I disagree with his main argument, however, I do agree that when sex in relation to kids comes up it does have a tendency to be a hyper-maniacal spectacle. I am old enough to remember the tail end of Satanic Panic, and to have read Michelle Remembers, which freaked me out completely until I was in university and studying repressed memories. Now it seems like a load of bunk. But we as a society feed on this stuff. Television and print media (and I would suspect social media even more) thrive on ratings and clicks. Whatever it takes to get a story, the juicier the better, and what is more juicy than the lurid details of what happened to JonBenet Ramsey, or Amanda Berry (admittedly a little older). We are a society of voyeurs.  

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The Hypocrisy of Cussing

Aw shucks, this malarkey showed up in my Facebook feed today. For cryin’ out loud, why did this have to show up, with all of its accusations about the amount of profanity that I use? Does this make me a bad person because I am more apt to use the phrase ‘Shut the fuck up’ than ‘Shut the Front Door?’ If I go back to the words that my mother told me, I could answer this question in the affirmative. No, that is not entirely accurate. The conversation that I had with my mother pinpointed how it was uneducated people who tended to swear more often. While that is-probably true, I have evolved on the matter of profanity, not only because I am a frequent user of some of the more colourful of these words (and none of the ones that are on this list, to be honest), but also because I know some highly educated people who swear all the fucking time.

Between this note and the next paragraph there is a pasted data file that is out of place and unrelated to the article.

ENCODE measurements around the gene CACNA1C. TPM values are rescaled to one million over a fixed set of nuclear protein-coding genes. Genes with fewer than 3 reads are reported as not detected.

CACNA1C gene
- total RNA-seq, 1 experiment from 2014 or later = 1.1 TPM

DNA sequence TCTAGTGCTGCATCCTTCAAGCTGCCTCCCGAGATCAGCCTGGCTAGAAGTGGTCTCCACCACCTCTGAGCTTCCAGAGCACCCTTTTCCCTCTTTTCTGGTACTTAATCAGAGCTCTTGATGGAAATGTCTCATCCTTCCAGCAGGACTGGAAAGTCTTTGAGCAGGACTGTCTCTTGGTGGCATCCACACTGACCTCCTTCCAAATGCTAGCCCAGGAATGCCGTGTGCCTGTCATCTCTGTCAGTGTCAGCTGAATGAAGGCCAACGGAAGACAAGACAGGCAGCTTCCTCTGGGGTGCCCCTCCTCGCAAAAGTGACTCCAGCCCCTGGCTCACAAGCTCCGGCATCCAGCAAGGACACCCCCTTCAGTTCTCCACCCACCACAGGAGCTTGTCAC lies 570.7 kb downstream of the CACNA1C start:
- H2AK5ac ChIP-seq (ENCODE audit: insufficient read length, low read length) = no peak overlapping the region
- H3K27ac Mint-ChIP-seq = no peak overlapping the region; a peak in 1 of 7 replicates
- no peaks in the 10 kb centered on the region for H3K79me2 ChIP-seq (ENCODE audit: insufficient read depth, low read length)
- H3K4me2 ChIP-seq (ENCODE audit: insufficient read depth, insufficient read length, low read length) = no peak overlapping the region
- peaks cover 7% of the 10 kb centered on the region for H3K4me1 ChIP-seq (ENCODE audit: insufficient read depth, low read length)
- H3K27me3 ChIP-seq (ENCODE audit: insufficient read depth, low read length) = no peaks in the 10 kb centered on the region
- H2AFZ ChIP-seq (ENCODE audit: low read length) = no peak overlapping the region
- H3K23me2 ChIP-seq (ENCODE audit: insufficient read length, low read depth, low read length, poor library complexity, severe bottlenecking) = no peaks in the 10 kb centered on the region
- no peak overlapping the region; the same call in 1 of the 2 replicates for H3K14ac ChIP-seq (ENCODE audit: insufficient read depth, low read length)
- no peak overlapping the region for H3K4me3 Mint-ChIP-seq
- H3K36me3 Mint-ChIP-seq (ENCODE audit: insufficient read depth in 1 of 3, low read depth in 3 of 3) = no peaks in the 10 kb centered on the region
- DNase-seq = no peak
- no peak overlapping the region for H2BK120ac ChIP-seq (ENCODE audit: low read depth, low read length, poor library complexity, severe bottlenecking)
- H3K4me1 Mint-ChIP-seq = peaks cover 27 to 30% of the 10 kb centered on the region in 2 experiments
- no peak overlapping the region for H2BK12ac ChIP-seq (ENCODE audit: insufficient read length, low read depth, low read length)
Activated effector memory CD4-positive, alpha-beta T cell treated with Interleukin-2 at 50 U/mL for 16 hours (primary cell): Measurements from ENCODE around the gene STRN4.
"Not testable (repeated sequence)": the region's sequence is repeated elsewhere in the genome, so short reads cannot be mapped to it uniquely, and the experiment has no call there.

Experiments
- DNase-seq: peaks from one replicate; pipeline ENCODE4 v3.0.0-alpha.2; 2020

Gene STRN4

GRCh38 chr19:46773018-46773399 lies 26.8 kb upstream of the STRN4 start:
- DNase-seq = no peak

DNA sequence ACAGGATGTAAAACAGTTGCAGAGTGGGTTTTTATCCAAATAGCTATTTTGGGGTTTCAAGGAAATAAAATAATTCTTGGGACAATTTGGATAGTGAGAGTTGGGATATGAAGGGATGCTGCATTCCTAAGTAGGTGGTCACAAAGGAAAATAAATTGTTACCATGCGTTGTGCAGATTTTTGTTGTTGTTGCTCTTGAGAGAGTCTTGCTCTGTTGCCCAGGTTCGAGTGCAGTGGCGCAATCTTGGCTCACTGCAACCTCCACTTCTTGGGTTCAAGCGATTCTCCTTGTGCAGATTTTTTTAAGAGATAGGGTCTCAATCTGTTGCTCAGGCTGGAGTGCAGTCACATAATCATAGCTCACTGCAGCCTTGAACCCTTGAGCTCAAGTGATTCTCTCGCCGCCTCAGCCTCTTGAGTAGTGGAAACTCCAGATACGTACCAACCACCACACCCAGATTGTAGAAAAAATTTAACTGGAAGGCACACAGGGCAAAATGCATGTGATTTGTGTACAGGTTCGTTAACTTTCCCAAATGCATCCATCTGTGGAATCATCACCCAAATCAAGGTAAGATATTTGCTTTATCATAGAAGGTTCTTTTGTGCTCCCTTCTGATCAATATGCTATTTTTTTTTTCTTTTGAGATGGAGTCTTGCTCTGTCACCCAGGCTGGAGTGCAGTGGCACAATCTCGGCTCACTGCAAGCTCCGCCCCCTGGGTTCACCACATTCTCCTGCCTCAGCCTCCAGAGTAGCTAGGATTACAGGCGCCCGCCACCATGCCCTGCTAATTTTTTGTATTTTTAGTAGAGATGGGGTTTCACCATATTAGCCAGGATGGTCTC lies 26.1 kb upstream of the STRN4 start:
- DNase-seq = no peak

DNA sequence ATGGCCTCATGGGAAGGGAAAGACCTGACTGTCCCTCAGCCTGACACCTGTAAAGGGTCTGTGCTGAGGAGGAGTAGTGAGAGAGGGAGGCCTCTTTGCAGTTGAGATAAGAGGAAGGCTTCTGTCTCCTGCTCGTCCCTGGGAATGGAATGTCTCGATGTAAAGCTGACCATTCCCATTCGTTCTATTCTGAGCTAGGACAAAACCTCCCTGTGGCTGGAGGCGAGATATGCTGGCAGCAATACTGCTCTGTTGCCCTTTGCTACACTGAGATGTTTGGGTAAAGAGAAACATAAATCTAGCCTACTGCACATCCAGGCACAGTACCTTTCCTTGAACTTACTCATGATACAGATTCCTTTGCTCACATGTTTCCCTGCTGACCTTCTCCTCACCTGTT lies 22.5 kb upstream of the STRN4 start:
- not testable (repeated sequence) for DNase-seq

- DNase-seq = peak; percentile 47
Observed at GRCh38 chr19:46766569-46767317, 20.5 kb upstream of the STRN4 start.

George Carlin’s famous seven words that cannot be said on television are among my favorites. Some are profane, many relate to either sex or bathroom activities. Many of these are used as short hand by people who many not have the ability to express themselves more eloquently or poetically. This is the education piece. I do not doubt that some of the people who might be considered lower class or have less education frequently use these words in more inappropriate contexts than the more educated, which I argue is what tends to separate them from other people. Very few people can get by in their lives without using some forms of profanity. The difference is the context under which it is used.

Yes, context is key for so many things. By saying this I do not mean to imply that everyone would start taking the Lord’s name in vain, or telling people what they can do to themselves. Some will not use even the cleanest of curses, and while that seems unnatural to those of us who have partaken, there is nothing wrong with them. It is a personal choice. People are even entitled to their opinions on the subject. Some will not like cussing because it offends their sensibilities.